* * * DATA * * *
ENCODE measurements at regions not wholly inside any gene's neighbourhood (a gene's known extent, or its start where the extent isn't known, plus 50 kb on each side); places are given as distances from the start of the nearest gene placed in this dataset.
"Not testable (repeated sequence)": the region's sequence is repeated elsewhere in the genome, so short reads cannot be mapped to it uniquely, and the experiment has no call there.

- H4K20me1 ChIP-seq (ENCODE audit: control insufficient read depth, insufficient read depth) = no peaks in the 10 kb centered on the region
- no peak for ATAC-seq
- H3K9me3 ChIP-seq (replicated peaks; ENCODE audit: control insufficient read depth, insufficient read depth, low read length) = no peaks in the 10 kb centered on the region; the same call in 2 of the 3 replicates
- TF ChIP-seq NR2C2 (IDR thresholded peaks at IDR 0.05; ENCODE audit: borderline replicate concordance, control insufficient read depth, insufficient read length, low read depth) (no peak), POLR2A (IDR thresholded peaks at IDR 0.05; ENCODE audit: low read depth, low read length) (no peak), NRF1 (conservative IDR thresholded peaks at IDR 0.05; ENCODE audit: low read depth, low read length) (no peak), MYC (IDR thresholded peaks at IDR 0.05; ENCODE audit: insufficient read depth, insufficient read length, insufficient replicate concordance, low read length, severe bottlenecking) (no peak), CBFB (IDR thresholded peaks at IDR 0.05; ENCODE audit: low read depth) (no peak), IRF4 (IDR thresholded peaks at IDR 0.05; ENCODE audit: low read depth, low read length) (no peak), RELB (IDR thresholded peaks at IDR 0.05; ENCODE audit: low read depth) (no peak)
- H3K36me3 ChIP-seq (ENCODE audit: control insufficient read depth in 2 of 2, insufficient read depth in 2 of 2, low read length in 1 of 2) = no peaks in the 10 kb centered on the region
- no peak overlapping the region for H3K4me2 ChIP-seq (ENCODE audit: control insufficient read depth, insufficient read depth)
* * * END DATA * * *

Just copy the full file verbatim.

ENCODE measurements at regions not wholly inside any gene's neighbourhood (a gene's known extent, or its start where the extent isn't known, plus 50 kb on each side); places are given as distances from the start of the nearest gene placed in this dataset.
"Not testable (repeated sequence)": the region's sequence is repeated elsewhere in the genome, so short reads cannot be mapped to it uniquely, and the experiment has no call there.

- H4K20me1 ChIP-seq (ENCODE audit: control insufficient read depth, insufficient read depth) = no peaks in the 10 kb centered on the region
- no peak for ATAC-seq
- H3K9me3 ChIP-seq (replicated peaks; ENCODE audit: control insufficient read depth, insufficient read depth, low read length) = no peaks in the 10 kb centered on the region; the same call in 2 of the 3 replicates
- TF ChIP-seq NR2C2 (IDR thresholded peaks at IDR 0.05; ENCODE audit: borderline replicate concordance, control insufficient read depth, insufficient read length, low read depth) (no peak), POLR2A (IDR thresholded peaks at IDR 0.05; ENCODE audit: low read depth, low read length) (no peak), NRF1 (conservative IDR thresholded peaks at IDR 0.05; ENCODE audit: low read depth, low read length) (no peak), MYC (IDR thresholded peaks at IDR 0.05; ENCODE audit: insufficient read depth, insufficient read length, insufficient replicate concordance, low read length, severe bottlenecking) (no peak), CBFB (IDR thresholded peaks at IDR 0.05; ENCODE audit: low read depth) (no peak), IRF4 (IDR thresholded peaks at IDR 0.05; ENCODE audit: low read depth, low read length) (no peak), RELB (IDR thresholded peaks at IDR 0.05; ENCODE audit: low read depth) (no peak)
- H3K36me3 ChIP-seq (ENCODE audit: control insufficient read depth in 2 of 2, insufficient read depth in 2 of 2, low read length in 1 of 2) = no peaks in the 10 kb centered on the region
- no peak overlapping the region for H3K4me2 ChIP-seq (ENCODE audit: control insufficient read depth, insufficient read depth)